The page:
hydraulic-powered organ. After he learned logic, geometry,
astronomy/astrology and other such stuff from Arabs while in Spain, he was
said to posess an automaton that could give yes/no answer when asked a
question. This was probably only a legend, but that there was such idea in
circulation 1000 years ago is mind boggling for me.
Oh crap. To remove computation we would have to be rewound back to 9th
No, again. From what I have heard, ancient Greeks had simple automatons.
They used them on a daily basis - like, automaton that gave water after
being given some amount of money. Or automaton used for animating things
in theatre. Those guys were really good, probably on the verge of
inventing steam turbine. O yeah, and they made mechanical calculators with
bronze gears - the one and only such calculator found in Antikythera is
said to be from 1st century BC, but since it is soo good and well made,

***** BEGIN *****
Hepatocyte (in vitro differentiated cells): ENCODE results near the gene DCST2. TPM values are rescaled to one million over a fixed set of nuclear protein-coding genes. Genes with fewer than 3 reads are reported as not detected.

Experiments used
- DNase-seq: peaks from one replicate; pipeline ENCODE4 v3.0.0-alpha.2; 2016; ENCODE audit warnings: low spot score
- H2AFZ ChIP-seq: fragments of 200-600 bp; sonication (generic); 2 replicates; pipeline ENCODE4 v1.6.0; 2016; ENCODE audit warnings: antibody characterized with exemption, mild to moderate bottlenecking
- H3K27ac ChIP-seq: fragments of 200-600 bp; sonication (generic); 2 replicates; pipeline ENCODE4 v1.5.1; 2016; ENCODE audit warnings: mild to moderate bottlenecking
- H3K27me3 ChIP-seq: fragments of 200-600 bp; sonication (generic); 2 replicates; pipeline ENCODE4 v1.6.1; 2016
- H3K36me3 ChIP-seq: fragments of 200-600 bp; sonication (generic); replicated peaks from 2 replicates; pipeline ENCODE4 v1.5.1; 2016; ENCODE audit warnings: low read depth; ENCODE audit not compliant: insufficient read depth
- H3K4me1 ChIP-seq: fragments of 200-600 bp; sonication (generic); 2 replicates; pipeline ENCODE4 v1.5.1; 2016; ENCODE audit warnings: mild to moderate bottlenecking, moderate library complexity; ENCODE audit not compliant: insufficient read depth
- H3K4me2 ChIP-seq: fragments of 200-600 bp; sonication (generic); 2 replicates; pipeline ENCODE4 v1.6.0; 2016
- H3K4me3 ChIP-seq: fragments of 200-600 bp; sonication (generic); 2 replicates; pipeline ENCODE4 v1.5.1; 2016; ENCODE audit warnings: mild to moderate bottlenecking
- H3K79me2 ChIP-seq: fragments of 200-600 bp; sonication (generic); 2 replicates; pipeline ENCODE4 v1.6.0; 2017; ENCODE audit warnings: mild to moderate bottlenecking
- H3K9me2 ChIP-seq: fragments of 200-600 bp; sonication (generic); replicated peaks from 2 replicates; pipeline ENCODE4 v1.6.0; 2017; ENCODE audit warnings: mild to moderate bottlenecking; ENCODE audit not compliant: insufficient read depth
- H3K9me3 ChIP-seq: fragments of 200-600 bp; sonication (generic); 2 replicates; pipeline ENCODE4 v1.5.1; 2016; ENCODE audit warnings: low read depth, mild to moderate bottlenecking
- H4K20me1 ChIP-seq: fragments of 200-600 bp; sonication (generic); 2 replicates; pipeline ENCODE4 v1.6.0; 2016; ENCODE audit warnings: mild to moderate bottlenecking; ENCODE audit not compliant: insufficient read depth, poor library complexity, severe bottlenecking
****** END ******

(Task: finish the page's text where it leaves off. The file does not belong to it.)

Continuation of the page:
this must have been later design and not prototype. All this was 2000-2500
So, I wouldn't be surprised at all if there was more of such inventions in
the past. Now buried under soil or burnt in fire by some warrior-king who
was in need of more bronze.
Now, I think the real problem is not general purpose computing but
mathematics. Because most of this computing comes straight from
mathematicians - like Muhammad ibn Musa al-Khwarizmi, Alonso Church, Alan
Turing... For summary and even more names - like Heron of Alexandria, who
is said to have built a programmable cart, see here:
So, overally, one has to come to this idea that scientists and engineers
are the worst enemies of technologically oriented corporations. And those
very same corporations have to rely on them or perish. Interesting
Perhaps it is possible to have a very small population, say 5-10 millions,
of technologically savvy folks, sitting in some isolated area and having
all tech in their control, while the rest of the planet remains as
technological reservation with folks eating raw meat and whatever they
find. Perhaps it is even possible to transit from current state of thing
to this nasty scenario (I can imagine this but really, nothing
interesting). BTW, speaking of Greeks, I don't remember where I have read
about it but once upon a time Hephaestus built a tripod automatons and few
other things for his fellow gods, who were quite dependent on him - to
such extent that after he was exiled from Olympus they went after him